During the 1970s the Amache Historical Society, a group comprised of former Amache evacuees, began the effort to erect a memorial at Amache. With the help of Denver's Central Optimist Club enough money was raised to build the memorial in the early 1980s. Progress to build the monument came to an abrupt halt when ex-evacuees began a heated debate with the Granada Town Council. The ex-evacuees wanted the following message on the memorial:
This was the site of a mile-square camp built by the U.S. Government for the detention of 10,000 persons of Japanese ancestry, mostly Americans, who were forcibly brought to Amache in 1942 from California by armed U.S. troops. The camp was surrounded by barbed wire fences with guard towers manned by armed troops with searchlights, and detainees were treated as prisoners of the U.S. Not one of the persons detained for up to three and a half years was charged with a crime or even with doing anything that might be harmful to the national security.
In 1983, the U.S. Government Commission of Wartime Relocation and Internment of Civilians found that there was no military necessity for the internment of 120,000 people of Japanese ancestry during World War II and called their uprooting "a grave injustice" fueled by war hysteria and racism. Despite the grave injustice, hundreds of young men volunteered from Amache for combat with the 442nd Infantry Regiment and 31 were killed in action while their parents were still confined here.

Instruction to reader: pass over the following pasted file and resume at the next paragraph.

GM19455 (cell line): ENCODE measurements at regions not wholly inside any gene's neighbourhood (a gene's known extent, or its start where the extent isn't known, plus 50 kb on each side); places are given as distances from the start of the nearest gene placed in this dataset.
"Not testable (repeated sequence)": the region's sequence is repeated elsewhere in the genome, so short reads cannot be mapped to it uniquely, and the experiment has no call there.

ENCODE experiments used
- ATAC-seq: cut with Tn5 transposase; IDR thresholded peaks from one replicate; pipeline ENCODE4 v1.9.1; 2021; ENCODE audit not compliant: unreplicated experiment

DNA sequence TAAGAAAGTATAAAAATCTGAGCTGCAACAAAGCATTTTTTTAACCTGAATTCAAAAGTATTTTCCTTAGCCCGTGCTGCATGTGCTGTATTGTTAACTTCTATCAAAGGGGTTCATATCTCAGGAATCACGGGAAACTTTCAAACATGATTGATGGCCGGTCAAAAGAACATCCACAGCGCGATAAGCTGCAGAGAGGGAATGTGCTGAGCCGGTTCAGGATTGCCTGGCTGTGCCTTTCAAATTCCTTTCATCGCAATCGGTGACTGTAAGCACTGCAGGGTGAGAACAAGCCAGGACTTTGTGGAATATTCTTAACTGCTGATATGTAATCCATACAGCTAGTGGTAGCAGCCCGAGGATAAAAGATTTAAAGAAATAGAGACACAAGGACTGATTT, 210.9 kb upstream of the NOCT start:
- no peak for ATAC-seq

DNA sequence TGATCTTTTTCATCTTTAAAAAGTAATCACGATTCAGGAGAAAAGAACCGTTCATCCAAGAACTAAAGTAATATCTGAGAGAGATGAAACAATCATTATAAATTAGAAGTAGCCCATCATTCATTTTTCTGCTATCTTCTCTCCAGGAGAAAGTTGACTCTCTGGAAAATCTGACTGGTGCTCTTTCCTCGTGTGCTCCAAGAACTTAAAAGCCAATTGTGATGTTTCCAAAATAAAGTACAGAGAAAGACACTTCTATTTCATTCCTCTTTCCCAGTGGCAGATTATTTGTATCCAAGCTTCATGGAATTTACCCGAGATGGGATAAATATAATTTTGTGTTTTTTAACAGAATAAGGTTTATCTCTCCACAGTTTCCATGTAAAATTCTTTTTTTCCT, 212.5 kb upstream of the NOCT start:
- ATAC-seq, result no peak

Camps such as Amache were officially referred to as war relocation centers. President Franklin D. Roosevelt, five years before he authorized the creation of Amache, referred to such camps as concentration camps in a secret memo he sent to the chief of naval operations. The inmates referred to the camp as a jail, a stockade, a concentration camp, and even prison-of-war camp.
If Amache [was] resurrected today and you were suddenly rounded up by armed soldiers and confined here for no other reason than your ethnicity, what would you call Amache (quoted in Lurie 1990: 145-146)?
The Granada Town Council did not agree with the message the Amache Historical Society Monument Committee proposed to place on the memorial. After both sides refused to yield for many months an agreement was finally reached. The memorial which stands at Amache today now reads:
AMACHE REMEMBERED - - Dedicated to the 31 patriotic Japanese-Americans who volunteered from Amache and dutifully gave their lives in World War II, to the approximately 7000 persons who were relocated at Amache and to the 120 who died during this period of relocation.